By Sue Trollip
I have a throbbing tooth. It’s hard to concentrate on anything else. It’s impossible to ignore. It’s not hot-cold or sweet-sour sensitive, it’s pounding painfully.I remember dentists semi-fondly from my childhood. An outing to Escourt was rather exciting. There they had two brand name supermarkets and a couple of clothes shops, whereas we only had one which always seemed to be a few seasons behind. Escourt had a hospital, the dentist and the drive in. It was a regular megalopolis.
If one person in our household needed to go to the dentist, we’d all have to go. That was just the way it worked. We’d inevitably go shopping, then get a chocolate or milkshake to cheer us up before going to the dentist. When we arrived we’d head straight into his garden (he had his rooms next door to his house) we’d haul out our toothpaste and toothbrushes and brush away the offending sugar at the outside tap, then in we’d trot, minty-breathed and guilt free.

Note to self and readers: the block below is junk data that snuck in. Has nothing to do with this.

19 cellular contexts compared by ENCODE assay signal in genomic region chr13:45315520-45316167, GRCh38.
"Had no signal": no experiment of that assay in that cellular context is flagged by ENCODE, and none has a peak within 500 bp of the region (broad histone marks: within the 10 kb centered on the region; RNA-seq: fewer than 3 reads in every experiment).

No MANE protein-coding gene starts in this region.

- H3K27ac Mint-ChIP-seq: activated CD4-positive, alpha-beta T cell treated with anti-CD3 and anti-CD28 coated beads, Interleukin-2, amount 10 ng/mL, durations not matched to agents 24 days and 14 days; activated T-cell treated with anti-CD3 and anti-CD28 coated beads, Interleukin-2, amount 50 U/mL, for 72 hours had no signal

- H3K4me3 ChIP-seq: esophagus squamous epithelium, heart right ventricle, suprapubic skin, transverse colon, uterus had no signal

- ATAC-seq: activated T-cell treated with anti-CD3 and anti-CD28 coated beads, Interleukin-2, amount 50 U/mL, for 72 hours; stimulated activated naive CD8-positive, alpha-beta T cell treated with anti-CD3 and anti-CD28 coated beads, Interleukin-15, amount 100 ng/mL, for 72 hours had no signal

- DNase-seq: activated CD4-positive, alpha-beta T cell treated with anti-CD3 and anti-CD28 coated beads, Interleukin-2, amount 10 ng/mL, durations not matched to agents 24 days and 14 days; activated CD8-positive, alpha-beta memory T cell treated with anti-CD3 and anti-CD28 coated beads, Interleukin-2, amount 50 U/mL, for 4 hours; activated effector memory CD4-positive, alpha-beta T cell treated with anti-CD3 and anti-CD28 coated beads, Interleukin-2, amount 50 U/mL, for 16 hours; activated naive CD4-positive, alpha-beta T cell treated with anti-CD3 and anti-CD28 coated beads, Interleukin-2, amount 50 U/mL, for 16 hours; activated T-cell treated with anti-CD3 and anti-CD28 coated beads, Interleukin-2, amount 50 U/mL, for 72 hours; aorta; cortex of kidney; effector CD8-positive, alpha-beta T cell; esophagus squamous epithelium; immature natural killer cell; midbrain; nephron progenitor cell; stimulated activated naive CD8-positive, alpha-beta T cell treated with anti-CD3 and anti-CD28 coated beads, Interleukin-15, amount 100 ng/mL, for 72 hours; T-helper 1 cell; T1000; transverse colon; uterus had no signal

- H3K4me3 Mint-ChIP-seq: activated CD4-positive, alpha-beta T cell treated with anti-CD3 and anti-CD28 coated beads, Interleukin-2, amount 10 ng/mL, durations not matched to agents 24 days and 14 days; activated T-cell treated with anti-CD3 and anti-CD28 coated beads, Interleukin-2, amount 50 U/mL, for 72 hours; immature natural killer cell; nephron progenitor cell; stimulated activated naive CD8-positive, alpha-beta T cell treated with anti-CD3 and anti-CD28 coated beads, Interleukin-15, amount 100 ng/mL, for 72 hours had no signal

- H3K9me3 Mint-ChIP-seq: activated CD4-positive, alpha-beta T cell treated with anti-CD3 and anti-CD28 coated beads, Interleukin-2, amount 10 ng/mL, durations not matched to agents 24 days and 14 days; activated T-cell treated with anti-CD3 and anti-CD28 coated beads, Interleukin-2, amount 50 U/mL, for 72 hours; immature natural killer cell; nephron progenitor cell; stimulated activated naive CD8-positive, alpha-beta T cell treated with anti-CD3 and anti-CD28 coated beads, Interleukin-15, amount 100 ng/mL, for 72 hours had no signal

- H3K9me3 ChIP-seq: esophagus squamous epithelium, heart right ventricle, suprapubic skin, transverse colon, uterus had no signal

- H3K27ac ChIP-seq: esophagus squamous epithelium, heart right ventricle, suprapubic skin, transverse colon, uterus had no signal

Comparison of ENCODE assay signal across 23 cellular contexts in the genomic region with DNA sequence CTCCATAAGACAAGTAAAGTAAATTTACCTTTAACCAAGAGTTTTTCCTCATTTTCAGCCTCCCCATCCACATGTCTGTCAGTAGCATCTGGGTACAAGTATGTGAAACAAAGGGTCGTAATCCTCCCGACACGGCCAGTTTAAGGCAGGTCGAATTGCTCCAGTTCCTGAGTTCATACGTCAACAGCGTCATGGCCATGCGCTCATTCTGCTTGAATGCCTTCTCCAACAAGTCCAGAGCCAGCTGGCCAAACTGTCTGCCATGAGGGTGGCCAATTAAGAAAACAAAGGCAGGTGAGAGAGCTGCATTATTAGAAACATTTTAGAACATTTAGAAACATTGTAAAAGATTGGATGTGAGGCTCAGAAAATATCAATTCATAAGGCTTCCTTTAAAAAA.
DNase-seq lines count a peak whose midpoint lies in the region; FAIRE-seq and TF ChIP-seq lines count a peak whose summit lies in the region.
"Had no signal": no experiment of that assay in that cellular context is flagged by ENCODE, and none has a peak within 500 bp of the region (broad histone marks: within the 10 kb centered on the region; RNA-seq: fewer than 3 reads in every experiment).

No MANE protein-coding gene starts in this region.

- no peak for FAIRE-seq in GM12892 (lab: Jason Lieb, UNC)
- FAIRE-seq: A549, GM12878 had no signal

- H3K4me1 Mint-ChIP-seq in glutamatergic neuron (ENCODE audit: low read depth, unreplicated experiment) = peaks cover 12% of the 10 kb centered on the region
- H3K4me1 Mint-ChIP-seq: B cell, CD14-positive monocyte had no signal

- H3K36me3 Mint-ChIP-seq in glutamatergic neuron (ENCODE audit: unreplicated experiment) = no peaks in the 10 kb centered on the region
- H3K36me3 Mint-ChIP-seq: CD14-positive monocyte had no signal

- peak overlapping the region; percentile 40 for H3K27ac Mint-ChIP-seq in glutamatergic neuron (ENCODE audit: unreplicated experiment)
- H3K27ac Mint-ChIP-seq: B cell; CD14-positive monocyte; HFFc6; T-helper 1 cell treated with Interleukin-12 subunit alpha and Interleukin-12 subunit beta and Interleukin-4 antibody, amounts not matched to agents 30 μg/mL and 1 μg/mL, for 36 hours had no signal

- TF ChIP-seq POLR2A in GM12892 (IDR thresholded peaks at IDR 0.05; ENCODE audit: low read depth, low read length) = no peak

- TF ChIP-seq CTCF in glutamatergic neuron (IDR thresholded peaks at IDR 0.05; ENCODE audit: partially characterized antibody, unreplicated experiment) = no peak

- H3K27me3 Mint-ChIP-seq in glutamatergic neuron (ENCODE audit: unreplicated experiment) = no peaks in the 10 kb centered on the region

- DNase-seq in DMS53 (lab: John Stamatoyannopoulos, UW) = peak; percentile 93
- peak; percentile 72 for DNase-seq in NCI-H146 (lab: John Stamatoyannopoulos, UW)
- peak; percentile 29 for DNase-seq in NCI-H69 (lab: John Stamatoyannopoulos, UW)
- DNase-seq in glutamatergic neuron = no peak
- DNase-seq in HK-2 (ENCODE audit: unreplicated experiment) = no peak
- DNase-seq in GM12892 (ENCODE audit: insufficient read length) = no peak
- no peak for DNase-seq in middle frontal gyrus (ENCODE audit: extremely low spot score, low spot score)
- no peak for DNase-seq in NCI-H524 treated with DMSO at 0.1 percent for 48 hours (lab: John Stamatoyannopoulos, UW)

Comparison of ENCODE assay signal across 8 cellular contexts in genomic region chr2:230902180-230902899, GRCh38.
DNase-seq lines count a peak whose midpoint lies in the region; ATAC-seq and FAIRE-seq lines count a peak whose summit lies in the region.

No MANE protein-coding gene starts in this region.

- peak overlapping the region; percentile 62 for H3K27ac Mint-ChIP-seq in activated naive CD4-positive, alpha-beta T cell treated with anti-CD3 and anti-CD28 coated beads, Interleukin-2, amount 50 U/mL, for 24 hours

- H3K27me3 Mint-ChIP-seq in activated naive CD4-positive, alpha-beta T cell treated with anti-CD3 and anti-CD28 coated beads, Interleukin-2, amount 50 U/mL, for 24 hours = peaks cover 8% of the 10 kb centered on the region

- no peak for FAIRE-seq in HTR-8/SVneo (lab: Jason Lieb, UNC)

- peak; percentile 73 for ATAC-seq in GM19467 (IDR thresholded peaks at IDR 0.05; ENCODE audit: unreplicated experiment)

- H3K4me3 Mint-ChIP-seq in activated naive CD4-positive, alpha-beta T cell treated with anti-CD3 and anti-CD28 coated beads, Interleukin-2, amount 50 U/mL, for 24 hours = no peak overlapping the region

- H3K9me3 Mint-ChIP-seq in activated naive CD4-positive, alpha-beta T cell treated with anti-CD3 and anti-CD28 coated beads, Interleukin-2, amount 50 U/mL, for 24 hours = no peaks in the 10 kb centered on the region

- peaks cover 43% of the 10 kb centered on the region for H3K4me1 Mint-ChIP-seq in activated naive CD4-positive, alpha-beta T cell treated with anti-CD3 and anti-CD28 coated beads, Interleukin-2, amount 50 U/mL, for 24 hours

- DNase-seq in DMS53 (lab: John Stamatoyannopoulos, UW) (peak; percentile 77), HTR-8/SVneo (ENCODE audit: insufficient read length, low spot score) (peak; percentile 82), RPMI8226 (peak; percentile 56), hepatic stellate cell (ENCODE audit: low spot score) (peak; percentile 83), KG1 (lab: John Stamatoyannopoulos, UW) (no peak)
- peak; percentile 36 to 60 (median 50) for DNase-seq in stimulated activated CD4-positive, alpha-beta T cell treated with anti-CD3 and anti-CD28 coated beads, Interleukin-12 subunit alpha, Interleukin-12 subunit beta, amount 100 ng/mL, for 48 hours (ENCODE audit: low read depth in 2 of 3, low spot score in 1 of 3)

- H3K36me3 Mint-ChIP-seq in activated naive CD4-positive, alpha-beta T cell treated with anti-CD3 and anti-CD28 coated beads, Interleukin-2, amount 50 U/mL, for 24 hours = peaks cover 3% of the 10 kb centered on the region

Now I have a fancy dentist. She takes x-rays which go straight from my mouth to her computer. She won’t do anything without giving you a painkilling injection first and, most impressively, she has a flat screen TV bolted to the ceiling. If I may complain, I’ve been twice in the last four years and both times there was a ‘nature’ programme playing. I don’t like nature programmes when I’m relaxing on my couch. At the dentist there are needles, suctions and all sorts of gadgets in my mouth at the same time and I’m tense. Very tense. Then I have to watch a bokkie being devoured by a cheetah, nah.
I was rather excited when I went to a friend’s for dinner the other night and eight year old Chloe informed me that she gets to watch cartoons when she goes to the dentist. We have the same dentist.
I’m ready now. If the pain hasn’t gone by tomorrow I’m going to request Tom and Jerry. It’s similar to nature programmes except the victim pops back to life in a nanosecond